A new study finds HIV-infected patients with cancer in the United States appear to be less likely to receive cancer treatment, regardless of insurance and other existing health conditions. The study, by researchers at the University of Utah, National Cancer Institute and the American Cancer Society, appears early online in Cancer.
Cancer is an increasingly common cause of morbidity and mortality among individuals infected with the human immunodeficiency virus (HIV). In the United States, cancer incidence rates in this population have increased since the introduction of highly active antiretroviral therapy (HAART). Cancer is now the second most common cause of death among HIV-infected individuals, after AIDS-related deaths.
While previous studies have shown that cancer patients who are infected with HIV are less likely to receive cancer treatment compared with HIV-uninfected individuals, whether that was due to insurance status and other conditions was largely unstudied.
For the new study, researchers led by Gita Suneja, MD, MSHP, from the Department of Radiation Oncology at the University of Utahused the National Cancer Data Base to study non-elderly adults diagnosed with ten common cancers from 2003 to 2011. They examined associations between HIV status and lack of cancer treatment, taking into account insurance status and comorbidities.
After adjusting for those two known predictors of lack of treatment, the disparity remained for all cancers studied, except anal cancer. HIV-infected patients were more likely to lack cancer treatment for cancers of the head and neck (relative risk [RR] = 1.48); upper gastrointestinal tract (RR = 2.62); colorectum (RR = 1.70); lung (RR = 2.46); breast (RR = 2.14); cervix (RR = 2.81); prostate (RR = 2.16); Hodgkin lymphoma (RR = 1.92); and diffuse large B-cell lymphoma (RR = 1.82).
The authors say factors that predicted a lack of cancer treatment among HIV-infected individuals varied by tumor type (solid tumor vs lymphoma), but black race and a lack of private insurance (e.g.: having Medicaid, Medicare or no insurance) were found to be predictors for both groups. However, even among privately insured cancer patients, HIV-infected cancer patients are less likely to receive cancer directed treatment compared to HIV-uninfected patients.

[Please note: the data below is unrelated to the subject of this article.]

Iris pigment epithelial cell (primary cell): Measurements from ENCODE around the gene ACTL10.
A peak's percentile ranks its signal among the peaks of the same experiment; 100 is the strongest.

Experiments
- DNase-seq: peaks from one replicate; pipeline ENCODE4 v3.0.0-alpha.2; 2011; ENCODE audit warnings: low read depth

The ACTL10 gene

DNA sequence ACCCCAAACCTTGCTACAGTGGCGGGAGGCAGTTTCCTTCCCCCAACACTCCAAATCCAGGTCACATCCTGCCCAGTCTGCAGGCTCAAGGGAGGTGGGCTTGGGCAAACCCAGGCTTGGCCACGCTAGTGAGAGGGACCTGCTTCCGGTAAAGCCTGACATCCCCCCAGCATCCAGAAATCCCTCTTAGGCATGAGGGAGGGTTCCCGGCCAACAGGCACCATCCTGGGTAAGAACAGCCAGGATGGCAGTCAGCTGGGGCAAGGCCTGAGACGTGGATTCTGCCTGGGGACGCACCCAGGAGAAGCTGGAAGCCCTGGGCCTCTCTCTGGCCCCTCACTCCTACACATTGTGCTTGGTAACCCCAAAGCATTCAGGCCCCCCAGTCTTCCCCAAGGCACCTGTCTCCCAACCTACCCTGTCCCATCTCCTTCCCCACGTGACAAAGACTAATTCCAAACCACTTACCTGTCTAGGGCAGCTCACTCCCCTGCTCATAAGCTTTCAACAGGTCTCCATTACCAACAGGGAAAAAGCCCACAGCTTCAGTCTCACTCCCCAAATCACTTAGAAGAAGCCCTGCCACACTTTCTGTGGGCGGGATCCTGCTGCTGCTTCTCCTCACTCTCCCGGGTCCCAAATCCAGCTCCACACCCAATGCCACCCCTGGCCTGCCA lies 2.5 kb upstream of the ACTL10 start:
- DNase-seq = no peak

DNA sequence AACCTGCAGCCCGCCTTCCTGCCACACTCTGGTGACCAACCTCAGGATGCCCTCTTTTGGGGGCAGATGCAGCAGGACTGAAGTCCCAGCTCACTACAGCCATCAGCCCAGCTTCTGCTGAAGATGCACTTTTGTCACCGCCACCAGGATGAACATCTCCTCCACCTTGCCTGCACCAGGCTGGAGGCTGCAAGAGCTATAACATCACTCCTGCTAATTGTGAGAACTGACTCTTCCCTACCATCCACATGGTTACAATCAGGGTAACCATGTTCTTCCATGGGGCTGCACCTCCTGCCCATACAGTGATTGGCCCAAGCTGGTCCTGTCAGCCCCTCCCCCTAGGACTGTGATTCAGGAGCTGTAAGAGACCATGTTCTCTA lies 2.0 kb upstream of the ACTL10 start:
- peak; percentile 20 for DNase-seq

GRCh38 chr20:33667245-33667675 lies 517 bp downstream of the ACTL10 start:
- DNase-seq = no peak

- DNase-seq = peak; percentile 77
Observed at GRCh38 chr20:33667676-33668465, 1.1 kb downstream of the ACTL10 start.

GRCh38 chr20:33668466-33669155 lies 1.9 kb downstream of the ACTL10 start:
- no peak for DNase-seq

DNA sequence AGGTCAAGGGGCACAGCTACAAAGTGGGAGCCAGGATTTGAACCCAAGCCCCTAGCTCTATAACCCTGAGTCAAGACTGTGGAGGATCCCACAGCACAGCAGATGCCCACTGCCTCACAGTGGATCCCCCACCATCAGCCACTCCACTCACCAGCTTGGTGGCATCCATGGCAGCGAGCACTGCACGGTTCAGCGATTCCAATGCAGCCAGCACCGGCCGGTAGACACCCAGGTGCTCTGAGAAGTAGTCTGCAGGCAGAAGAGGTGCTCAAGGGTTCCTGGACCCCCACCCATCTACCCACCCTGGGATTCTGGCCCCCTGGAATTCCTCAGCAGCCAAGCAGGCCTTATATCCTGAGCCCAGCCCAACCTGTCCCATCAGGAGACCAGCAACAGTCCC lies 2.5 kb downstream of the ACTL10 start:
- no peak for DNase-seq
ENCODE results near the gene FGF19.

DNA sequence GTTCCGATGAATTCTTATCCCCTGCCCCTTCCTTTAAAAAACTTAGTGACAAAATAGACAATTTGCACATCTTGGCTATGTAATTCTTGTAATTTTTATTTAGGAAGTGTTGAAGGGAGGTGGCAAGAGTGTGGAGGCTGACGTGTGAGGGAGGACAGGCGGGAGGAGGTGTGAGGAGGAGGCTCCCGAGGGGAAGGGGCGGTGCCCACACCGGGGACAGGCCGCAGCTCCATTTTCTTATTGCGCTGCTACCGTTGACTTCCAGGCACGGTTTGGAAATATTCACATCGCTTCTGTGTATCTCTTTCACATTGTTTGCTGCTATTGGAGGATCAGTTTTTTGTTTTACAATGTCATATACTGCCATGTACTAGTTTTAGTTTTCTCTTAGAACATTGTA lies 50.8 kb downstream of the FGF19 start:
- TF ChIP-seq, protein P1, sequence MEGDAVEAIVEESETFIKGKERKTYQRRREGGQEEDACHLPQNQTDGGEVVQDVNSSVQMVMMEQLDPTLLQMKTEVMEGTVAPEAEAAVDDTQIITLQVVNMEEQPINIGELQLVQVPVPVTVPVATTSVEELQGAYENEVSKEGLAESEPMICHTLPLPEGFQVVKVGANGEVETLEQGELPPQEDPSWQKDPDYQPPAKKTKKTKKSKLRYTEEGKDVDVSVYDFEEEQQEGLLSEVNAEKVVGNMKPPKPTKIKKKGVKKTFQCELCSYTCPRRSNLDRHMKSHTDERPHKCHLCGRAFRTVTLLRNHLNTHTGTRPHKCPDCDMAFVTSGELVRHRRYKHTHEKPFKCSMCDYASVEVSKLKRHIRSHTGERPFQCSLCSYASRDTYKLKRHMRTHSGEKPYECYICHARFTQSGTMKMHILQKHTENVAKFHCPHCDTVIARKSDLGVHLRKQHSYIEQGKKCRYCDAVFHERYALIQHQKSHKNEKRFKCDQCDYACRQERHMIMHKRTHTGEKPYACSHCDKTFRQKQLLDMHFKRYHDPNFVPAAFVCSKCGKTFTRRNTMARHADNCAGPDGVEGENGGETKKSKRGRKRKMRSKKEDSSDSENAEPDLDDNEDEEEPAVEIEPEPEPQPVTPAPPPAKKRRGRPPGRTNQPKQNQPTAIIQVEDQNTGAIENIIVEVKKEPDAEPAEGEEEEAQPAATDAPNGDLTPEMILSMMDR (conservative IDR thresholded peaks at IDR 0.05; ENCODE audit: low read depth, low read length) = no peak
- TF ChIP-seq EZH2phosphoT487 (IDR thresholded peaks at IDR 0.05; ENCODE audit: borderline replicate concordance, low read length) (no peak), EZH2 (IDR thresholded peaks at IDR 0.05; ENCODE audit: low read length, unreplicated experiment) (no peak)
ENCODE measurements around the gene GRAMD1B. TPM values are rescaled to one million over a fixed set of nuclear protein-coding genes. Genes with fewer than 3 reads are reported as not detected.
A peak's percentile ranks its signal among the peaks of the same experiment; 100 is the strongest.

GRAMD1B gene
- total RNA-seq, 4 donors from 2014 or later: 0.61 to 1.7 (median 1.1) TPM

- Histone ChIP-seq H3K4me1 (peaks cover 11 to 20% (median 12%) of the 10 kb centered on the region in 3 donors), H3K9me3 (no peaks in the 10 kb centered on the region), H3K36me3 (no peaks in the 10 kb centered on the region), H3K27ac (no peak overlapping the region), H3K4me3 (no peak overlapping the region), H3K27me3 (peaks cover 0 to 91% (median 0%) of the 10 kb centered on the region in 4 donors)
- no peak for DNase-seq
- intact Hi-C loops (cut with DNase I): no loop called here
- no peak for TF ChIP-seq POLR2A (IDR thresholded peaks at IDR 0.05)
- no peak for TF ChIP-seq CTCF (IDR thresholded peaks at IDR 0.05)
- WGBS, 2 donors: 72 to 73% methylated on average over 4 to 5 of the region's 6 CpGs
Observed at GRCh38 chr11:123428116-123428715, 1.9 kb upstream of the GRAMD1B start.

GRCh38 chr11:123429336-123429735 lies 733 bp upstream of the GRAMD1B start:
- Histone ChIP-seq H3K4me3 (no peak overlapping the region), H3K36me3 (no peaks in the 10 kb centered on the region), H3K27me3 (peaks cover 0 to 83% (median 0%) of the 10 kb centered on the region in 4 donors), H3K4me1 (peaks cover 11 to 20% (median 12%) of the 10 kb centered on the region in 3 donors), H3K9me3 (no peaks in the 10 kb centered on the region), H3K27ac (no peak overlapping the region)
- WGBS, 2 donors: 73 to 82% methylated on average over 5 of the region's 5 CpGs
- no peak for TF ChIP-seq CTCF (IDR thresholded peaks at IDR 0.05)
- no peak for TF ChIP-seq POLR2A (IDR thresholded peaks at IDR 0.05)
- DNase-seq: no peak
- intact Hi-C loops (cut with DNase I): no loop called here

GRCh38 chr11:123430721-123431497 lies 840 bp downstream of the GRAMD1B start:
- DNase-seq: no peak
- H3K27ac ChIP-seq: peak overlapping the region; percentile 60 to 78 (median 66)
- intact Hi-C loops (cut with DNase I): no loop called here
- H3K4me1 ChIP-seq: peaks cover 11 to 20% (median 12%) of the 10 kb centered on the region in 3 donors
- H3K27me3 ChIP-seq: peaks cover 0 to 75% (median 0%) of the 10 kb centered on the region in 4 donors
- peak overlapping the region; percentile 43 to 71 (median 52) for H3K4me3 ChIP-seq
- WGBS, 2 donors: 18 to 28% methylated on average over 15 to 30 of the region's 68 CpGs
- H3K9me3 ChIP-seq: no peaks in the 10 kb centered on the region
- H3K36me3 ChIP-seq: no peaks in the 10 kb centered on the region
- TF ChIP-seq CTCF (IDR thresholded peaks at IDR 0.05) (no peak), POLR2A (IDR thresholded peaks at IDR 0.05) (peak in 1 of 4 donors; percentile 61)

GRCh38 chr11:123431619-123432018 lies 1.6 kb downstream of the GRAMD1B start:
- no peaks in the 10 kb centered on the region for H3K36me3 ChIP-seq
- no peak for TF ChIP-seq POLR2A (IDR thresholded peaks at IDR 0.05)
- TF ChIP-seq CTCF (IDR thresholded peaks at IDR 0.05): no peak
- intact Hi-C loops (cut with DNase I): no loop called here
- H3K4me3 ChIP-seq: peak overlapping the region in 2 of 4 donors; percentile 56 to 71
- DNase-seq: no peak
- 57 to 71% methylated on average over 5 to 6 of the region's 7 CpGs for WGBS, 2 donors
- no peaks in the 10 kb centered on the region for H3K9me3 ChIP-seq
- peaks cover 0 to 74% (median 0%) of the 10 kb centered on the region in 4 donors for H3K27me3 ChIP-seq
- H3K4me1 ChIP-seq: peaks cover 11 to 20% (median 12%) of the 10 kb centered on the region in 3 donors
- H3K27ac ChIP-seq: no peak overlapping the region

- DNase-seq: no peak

The study says several factors may contribute to the finding. HIV-infected patients have historically been excluded from cancer clinical trials, thereby limiting the applicability of clinical trial results for this population. Cancer treatment guidelines specific to HIV-infected patients are not available for most cancer types. Clinicians may lack experience treating HIV infected patients with cancer. Furthermore, the psychosocial and economic challenges associated with the dual management of cancer and HIV treatment may make adherence to treatment a challenge.
“…cancer care providers and policy makers need to devote special attention to the HIV-infected patient population to understand and address the factors driving differential cancer treatment,” write the authors. “Cancer treatment not only extends survival from cancer, but also can improve quality of life, even for patients with advanced stage disease. The observed disparity is of particular importance given the extended survival of HIV infected patients treated with antiretroviral therapy and the rising number of cancer cases.”
The study was a collaboration between the University of Utah School of Medicine Department of Radiation Oncology, American Cancer Society Intramural Research, Emory University Epidemiology, and the National Cancer Institute Division of Cancer Epidemiology and Genetics.
Article: Disparities in Cancer Treatment among Patients Infected with the Human Immunodeficiency Virus, CANCER; published early online May 17, 2016 DOI: 10.1002/cncr.30052